From early Greeks and Romans to Genghis Kahn and other great conquering militaries of the past, continuing on through the civil wars and world wars that shaped the boundaries of today’s nations, and to the modern weapons, technologies, guerrilla warfare, and terrorism currently reported in the nightly news, this book investigates everything from the smallest miscalculations and maneuvers to the biggest invasions and battles, as well as the cutting-edge technologies and firepower that led to victories and helped change the world.

The Handy Military History Answer Book looks at the who, the what, the why, and the how of conflicts throughout history. It answers over 1,100 questions, from the mostly widely asked to the more obscure, such as:

Who cast the first stone (of human history)?
Who were the "Sea Peoples?"
Is there anything to the story of Ancient Troy?
Could Alexander the Great have conquered the early Roman Republic?
How wealthy would each of Alexander's men been had the treasure at Persepolis been divided?
How many Romans lost their lives at the Battle of Cannae?
Why did people underestimate Julius Caesar when he was in his thirties?
How many men, and auxiliary fighters, were there in a Roman legion?
Was the Battle of Actium truly decisive? And what way?
Which precious metal did the Vikings prefer above all others?
Do we even have his name--Genghis Khan--right?
Who employed the composite bow with greater effectiveness: the Arabs or the Turks?
Why did Pope Urban II go to central France in 1095?
Where did Richard the Lion-Heart get his nickname?
Why on earth did Hitler code-name his invasion of Russia for a German emperor who drowned?
Who was the greater wit: Voltaire or King Frederick the Great?
About whom did King George II remark: "Mad, is he? Well I hope he bites some of my other generals?"
What great poet spent years gathering food and wine for the Spanish Armada?
What was the price for King Francis' freedom, in 1526?
How long did it take to learn how to use the longbow?
What was the largest of the cannon brought by the Ottoman Turks to the siege of Constantinople
Who took over when Genghis Khan died (after a fall from his horse)?
What did the Franciscan monks say when they returned from Karakorum?
Was Napoleon really not French?
Who won the Battle of the Nile, and how?
Where was the world's first submarine deployed?
When did George Washington have to alter all his plans: and how did he go about making the change?
How many people died at the Siege of Fort Sumter?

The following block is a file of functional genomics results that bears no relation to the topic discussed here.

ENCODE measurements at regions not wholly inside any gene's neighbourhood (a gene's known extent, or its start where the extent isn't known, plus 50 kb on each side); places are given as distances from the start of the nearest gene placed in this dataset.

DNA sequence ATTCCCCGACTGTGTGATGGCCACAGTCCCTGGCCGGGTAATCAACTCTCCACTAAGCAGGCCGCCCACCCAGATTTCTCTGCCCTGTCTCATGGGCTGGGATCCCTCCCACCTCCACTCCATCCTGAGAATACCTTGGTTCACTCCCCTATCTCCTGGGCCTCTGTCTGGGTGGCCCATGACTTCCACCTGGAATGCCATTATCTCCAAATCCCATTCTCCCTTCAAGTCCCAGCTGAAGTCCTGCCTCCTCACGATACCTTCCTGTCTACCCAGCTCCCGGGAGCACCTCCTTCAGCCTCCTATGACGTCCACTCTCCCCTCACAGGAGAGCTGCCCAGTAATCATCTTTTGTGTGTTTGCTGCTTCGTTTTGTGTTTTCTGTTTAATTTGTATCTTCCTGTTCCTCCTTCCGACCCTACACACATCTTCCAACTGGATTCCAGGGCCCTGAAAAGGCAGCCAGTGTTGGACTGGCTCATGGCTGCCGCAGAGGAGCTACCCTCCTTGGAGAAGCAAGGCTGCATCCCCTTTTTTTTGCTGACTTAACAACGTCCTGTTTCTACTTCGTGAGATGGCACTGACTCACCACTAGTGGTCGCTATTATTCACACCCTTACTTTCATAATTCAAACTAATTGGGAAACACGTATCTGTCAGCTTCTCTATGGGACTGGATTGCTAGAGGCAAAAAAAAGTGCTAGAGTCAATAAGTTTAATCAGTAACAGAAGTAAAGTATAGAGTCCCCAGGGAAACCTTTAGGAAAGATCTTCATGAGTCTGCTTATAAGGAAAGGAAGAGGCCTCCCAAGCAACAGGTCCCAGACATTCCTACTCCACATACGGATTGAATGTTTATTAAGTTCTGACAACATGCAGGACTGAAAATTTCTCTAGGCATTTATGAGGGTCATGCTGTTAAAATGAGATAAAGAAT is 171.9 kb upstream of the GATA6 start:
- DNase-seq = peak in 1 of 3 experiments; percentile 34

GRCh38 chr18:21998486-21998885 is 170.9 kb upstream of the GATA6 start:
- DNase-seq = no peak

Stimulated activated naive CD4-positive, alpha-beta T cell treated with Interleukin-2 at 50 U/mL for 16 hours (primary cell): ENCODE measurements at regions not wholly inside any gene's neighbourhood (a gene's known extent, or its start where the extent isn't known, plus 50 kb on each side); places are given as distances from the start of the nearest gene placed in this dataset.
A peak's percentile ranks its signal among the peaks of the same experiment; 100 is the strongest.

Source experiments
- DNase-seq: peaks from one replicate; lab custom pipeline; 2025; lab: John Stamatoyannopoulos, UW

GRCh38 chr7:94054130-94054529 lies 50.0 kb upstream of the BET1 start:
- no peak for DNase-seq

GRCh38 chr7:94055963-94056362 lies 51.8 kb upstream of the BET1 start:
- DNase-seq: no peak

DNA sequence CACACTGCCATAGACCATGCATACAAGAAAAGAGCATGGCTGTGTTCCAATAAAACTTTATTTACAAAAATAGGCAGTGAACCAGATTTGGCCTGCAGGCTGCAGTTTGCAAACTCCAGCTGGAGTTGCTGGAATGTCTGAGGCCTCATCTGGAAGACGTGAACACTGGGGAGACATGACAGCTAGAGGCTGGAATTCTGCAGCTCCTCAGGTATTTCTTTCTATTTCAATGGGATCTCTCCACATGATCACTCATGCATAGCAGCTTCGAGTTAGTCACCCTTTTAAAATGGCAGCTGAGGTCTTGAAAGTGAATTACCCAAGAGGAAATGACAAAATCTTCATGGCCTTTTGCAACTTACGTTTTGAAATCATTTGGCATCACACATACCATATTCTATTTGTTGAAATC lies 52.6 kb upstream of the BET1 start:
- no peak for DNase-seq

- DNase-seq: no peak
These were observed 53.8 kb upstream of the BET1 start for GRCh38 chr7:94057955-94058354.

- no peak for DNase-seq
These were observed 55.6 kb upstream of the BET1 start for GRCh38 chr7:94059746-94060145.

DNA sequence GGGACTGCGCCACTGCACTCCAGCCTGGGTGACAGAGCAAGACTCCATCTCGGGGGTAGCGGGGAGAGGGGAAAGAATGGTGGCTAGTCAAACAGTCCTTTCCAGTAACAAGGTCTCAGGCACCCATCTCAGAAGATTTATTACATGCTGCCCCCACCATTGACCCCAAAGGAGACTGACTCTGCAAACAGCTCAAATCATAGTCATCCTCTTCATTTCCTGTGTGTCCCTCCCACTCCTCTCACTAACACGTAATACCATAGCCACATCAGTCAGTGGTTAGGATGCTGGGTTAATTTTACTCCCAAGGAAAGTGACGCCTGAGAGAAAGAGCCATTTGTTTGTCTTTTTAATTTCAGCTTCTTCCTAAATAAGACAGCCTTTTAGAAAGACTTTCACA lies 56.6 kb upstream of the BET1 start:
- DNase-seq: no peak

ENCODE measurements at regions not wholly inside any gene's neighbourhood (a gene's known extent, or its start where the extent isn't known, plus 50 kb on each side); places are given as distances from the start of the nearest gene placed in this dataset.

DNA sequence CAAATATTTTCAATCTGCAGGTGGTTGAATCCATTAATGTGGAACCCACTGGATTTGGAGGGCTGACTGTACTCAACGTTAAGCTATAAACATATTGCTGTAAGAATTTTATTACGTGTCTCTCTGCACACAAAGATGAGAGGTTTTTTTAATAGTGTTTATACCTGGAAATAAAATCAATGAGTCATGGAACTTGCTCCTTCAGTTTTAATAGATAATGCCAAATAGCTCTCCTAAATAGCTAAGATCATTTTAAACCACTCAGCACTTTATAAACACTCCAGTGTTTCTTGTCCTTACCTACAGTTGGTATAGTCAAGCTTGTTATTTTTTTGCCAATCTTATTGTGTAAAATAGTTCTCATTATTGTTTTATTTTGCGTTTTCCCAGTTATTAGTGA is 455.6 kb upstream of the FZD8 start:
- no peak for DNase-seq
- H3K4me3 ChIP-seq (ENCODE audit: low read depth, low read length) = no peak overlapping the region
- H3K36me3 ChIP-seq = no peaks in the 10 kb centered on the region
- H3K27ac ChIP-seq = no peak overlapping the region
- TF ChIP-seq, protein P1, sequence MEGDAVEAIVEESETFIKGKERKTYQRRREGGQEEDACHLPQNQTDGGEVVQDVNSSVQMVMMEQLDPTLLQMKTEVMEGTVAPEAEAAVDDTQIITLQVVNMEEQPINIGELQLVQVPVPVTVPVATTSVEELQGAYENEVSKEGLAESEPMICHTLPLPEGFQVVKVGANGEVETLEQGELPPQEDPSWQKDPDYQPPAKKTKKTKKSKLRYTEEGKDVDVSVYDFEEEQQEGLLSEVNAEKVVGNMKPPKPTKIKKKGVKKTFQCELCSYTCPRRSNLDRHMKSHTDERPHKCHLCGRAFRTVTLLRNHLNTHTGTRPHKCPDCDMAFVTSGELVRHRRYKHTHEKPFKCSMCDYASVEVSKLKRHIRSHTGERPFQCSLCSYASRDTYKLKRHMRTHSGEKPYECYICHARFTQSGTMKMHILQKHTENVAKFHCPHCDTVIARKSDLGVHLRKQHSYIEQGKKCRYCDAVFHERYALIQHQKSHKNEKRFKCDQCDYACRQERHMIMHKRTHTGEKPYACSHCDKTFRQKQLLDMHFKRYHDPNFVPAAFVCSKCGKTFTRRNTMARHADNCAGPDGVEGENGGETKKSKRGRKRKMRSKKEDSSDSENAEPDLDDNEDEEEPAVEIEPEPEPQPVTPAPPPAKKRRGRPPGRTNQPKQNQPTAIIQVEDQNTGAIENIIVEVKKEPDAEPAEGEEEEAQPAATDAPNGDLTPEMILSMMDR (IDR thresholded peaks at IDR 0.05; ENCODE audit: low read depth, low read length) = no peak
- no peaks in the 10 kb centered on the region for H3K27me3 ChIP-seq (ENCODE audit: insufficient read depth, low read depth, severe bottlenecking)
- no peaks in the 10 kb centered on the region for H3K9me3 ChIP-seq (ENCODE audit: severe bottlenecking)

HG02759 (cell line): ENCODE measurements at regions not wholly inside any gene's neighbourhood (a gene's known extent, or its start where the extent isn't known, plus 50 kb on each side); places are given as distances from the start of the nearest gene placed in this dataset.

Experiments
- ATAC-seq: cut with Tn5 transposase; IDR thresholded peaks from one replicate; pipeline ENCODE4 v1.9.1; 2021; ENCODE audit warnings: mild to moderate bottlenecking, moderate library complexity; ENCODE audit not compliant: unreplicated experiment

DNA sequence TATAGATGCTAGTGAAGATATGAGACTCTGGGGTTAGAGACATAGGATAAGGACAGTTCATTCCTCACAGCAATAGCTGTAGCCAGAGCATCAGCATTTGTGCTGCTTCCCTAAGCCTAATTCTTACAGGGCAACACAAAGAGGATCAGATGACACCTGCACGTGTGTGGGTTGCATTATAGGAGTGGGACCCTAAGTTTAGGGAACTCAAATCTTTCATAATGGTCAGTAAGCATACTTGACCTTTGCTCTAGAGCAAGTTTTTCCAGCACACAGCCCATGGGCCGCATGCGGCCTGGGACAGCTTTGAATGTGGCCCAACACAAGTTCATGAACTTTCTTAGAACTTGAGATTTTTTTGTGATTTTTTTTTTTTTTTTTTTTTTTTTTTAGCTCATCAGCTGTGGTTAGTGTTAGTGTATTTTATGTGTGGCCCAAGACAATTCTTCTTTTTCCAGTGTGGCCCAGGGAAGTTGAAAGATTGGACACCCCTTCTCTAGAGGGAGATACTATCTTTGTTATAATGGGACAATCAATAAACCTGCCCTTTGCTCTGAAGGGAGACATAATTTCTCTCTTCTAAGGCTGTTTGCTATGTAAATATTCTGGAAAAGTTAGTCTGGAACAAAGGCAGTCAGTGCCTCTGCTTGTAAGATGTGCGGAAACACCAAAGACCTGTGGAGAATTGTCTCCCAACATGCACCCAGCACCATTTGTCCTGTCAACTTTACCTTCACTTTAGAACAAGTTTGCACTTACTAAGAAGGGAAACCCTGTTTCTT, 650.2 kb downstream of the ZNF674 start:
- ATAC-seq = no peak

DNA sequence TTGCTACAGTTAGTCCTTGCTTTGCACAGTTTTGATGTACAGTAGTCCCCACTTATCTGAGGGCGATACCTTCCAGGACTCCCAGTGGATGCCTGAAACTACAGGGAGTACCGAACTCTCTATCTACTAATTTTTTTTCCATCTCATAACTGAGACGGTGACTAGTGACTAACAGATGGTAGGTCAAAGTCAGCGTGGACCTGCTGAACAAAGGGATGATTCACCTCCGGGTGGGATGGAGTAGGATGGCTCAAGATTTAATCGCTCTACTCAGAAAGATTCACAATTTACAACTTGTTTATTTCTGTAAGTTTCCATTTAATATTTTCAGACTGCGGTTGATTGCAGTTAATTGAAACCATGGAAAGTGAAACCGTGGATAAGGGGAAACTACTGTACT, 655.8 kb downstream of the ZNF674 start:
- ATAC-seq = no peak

What was the worst day of the Civil War, in the Far West?
When were balloons first deployed in warfare?
Where did the name "Uncle Sam" come from?
What signals did Paul Revere watch for on the evening of April 18, 1775?
What did Rasputin have to say about the approach of the First World War?
How close did Hitler come to victory at Moscow in 1941?
What ten days decided the outcome of World War II?
What was so special about the B-24?
When did the Cold War commence?
What was the last action of the Yom Kippur War?
What role did Colin Powell play in the run-up to war in Iraq?
A definitive account of the American experience in Afghanistan from the rise of the Taliban to the depths of the insurgency. After the swift defeat of the Taliban in 2001, American optimism has steadily evaporated in the face of mounting violence; a new “war of a thousand cuts” has now brought the country to its knees. In the Graveyard of Empires is a political history of Afghanistan in the “Age of Terror” from 2001 to 2009, exploring the fundamental tragedy of America’s longest war since Vietnam.

After a brief survey of the great empires in Afghanistan—the campaigns of Alexander the Great, the British in the era of Kipling, and the late Soviet Union—Seth G. Jones examines the central question of our own war: how did an insurgency develop? Following the September 11 attacks, the United States successfully overthrew the Taliban regime. It established security throughout the country—killing, capturing, or scattering most of al Qa’ida’s senior operatives—and Afghanistan finally began to emerge from more than two decades of struggle and conflict. But Jones argues that as early as 2001 planning for the Iraq War siphoned off resources and talented personnel, undermining the gains that had been made. After eight years, he says, the United States has managed to push al Qa’ida’s headquarters about one hundred miles across the border into Pakistan, the distance from New York to Philadelphia.